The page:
Haines School is now one of many around the US that have put restrictions on yoga pants and leggings. These rules have sparked discussions about appropriate school attire and personal choice.
At Haines School, the new dress code slogan is ‘hitch up your britches and cover your bums.’ Students who wear leggings or yoga pants must wear a long shirt or skirt that covers their rear. And students whose pants sag are reminded to pull up their britches.
Dean of Students Rene Martin says this was the problem: some students were wearing leggings and yoga pants that were see-through, and there were also some boys who wore pants that sagged and showed their underwear.
“Quite honestly, no one needs to know what underclothing you have on,” Martin said. “And when you can see or not see underclothing, that is impacting education setting. Both for males and females and staff and teachers and visitors to our building. It’s a distraction.”
She says she talked to individual students about it, but they kept wearing the same thing.
“You know, I was giving them a chance, giving them a chance,” Martin said. “And then it’s like the day I had to see everybody’s something-something, I was like, ‘okay, it’s time.’”
The week before spring break, the school made an announcement: Students wearing baggy pants, pull them up and wear a belt. Students who want to wear yoga pants or leggings, wear a shirt or skirt that covers your butt. They said the updated restrictions would go into effect after spring break.
Martin says this isn’t a change to dress code policy, but an update. The dress code states: “Undergarments including bra straps and sports bras, underwear, are not to be visible.”
The “hitch up your britches and cover your bum” update applies to all grades, Kindergarten through 12. Martin says even though see-through or baggy pants weren’t a problem in younger grades, it’s just more equitable to apply restrictions throughout the whole school.
A group of high school students sitting together at lunch last week said they think the rule is mainly targeted at girls who wear yoga pants and leggings. The saggy pants restrictions aren’t new.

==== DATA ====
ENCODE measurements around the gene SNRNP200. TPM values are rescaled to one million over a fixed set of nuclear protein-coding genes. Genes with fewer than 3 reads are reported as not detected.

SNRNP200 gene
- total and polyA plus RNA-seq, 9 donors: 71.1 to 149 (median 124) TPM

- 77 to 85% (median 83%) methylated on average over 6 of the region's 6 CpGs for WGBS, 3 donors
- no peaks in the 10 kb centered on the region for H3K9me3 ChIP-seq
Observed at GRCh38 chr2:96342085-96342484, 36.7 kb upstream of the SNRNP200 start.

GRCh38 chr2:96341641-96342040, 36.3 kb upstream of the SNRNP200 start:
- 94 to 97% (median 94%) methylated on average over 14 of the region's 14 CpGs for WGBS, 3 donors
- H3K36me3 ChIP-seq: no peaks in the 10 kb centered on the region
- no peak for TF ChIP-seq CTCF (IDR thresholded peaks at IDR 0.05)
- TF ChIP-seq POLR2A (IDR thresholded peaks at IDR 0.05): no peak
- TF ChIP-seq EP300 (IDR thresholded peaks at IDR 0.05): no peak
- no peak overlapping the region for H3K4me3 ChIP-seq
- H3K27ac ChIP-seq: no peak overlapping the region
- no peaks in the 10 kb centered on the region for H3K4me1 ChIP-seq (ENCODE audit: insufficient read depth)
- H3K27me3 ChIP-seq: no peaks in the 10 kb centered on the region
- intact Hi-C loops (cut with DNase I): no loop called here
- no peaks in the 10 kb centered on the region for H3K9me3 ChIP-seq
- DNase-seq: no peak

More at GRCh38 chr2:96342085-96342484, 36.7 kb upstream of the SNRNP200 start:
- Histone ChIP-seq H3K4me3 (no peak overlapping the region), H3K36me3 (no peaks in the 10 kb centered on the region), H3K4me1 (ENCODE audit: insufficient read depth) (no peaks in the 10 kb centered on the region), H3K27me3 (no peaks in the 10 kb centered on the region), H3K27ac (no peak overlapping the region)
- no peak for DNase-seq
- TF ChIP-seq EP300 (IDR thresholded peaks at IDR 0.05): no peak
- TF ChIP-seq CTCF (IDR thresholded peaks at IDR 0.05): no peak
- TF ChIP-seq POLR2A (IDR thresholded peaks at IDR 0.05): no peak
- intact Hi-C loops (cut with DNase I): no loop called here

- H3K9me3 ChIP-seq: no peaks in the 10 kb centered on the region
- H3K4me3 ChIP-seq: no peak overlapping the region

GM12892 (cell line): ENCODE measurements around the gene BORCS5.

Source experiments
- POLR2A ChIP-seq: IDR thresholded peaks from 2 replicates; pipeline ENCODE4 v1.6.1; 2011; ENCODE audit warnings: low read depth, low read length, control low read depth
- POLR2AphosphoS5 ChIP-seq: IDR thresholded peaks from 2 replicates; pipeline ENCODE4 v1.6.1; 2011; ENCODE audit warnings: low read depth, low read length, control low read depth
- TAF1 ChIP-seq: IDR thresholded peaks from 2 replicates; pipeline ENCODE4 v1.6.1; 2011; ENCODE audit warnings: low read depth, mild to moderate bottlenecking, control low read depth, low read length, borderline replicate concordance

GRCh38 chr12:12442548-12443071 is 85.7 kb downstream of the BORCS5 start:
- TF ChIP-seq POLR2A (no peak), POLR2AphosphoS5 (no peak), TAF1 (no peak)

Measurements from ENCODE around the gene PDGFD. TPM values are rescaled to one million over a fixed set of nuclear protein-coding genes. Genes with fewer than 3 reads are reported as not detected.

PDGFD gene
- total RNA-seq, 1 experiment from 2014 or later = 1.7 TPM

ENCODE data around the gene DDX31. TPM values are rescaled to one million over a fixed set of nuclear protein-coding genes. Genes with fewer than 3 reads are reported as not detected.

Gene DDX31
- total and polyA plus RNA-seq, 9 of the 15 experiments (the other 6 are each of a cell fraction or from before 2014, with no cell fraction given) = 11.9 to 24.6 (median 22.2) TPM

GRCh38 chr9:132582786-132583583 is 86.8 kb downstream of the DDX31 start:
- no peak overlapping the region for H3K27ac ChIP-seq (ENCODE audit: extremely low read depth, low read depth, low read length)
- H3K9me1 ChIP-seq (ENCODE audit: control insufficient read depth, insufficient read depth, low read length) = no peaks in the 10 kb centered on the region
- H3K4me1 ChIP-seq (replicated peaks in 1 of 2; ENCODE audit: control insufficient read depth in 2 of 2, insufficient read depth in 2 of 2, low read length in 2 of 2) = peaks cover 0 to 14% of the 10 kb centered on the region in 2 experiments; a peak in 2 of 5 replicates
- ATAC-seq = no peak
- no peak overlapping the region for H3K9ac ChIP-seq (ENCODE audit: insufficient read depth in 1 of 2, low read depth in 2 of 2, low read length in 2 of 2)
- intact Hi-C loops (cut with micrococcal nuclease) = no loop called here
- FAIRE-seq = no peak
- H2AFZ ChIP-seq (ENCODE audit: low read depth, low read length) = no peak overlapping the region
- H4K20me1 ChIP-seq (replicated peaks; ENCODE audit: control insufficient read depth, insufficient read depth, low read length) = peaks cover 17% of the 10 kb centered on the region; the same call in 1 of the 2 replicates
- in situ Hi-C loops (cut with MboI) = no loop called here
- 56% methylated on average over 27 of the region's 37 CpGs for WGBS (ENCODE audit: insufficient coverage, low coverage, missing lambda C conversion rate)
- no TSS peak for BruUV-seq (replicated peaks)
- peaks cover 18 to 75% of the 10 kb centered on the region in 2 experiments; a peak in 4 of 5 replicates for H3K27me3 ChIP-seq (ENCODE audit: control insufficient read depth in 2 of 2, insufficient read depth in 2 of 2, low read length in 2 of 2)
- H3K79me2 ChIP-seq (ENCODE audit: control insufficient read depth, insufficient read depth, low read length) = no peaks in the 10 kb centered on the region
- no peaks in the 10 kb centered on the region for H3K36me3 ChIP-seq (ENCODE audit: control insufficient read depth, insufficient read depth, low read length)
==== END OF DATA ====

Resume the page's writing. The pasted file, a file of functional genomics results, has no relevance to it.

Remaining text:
“I don’t really care. I’m a jeans person. I don’t wear leggings, I don’t wear yoga pants as often,” said Gabrielle Galinski.
Rachel Haas says she does wear leggings and yoga pants.
“Since we’re going through high school, everyone’s having their own body issues — like gaining weight and stuff like that,” she said. “And some people grow out of their jeans and leggings are just way cheaper. So that kind of made me mad.”
Rachel is wearing a long, knee-length rainbow sweater. She says she’s worn the sweater almost every day in order to keep wearing leggings.
A group of middle school girls across the cafeteria had even stronger feelings about the rule. Ashley Williamson says not all yoga pants are see-through, so why put restrictions on them all? She also feels like the dress code rules are unfairly enforced.
“The authorities are nagging on girls for, like, leggings but there are also guys who sag their pants. I’ve never heard any teacher talk to them about that, ever.”
Ashley and her friends say a rule that focuses on whether or not your butt is covered makes them uncomfortable. One girl put it this way: “When someone says you need to cover your butt, I’m like, ‘why were you looking at my butt in the first place?’”
“I walked in one morning and I heard several people in the hallways arguing about the rollout of the policy,” said high school English teacher Ryan Harms. He says when he heard how fired up some students were about the dress code, he decided to have class discussions about it.
“[Students said things] ranging from the sense of victimization as a woman that they’re being sort of objectified. And then there were other people who said ‘It’s not a big deal, I’m not violating the dress code anyway so it doesn’t affect me.’”
Martin says only one student has come to her with concerns about the dress code.
“Their biggest concern was, are we picking on the girls for what they’re wearing? And that it should never matter what you’re wearing, and that you shouldn’t be ashamed,” Martin said. “And I reassured them that it wasn’t about personal choice of clothing, it wasn’t about shaming them for what they’re wearing. It’s about professionalism in an educational setting, and appropriate wear for this setting.”
A few years ago, the student council appealed a dress code rule banning hats. And now, high schoolers are allowed to wear hats in the building. Martin says if students want to change dress code restrictions, that’s the way they can do it.